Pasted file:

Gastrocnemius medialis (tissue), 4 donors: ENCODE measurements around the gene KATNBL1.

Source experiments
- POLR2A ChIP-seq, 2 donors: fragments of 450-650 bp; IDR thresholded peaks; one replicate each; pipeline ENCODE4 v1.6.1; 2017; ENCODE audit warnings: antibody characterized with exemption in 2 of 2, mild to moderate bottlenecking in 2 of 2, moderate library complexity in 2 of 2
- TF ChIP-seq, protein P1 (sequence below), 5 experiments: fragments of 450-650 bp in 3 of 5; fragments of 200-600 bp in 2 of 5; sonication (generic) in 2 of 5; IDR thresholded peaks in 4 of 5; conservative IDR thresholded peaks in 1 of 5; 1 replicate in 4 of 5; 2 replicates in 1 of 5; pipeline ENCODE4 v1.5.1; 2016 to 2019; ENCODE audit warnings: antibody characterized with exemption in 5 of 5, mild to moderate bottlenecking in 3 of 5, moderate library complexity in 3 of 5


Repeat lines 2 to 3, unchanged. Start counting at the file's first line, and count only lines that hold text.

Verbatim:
Source experiments
- POLR2A ChIP-seq, 2 donors: fragments of 450-650 bp; IDR thresholded peaks; one replicate each; pipeline ENCODE4 v1.6.1; 2017; ENCODE audit warnings: antibody characterized with exemption in 2 of 2, mild to moderate bottlenecking in 2 of 2, moderate library complexity in 2 of 2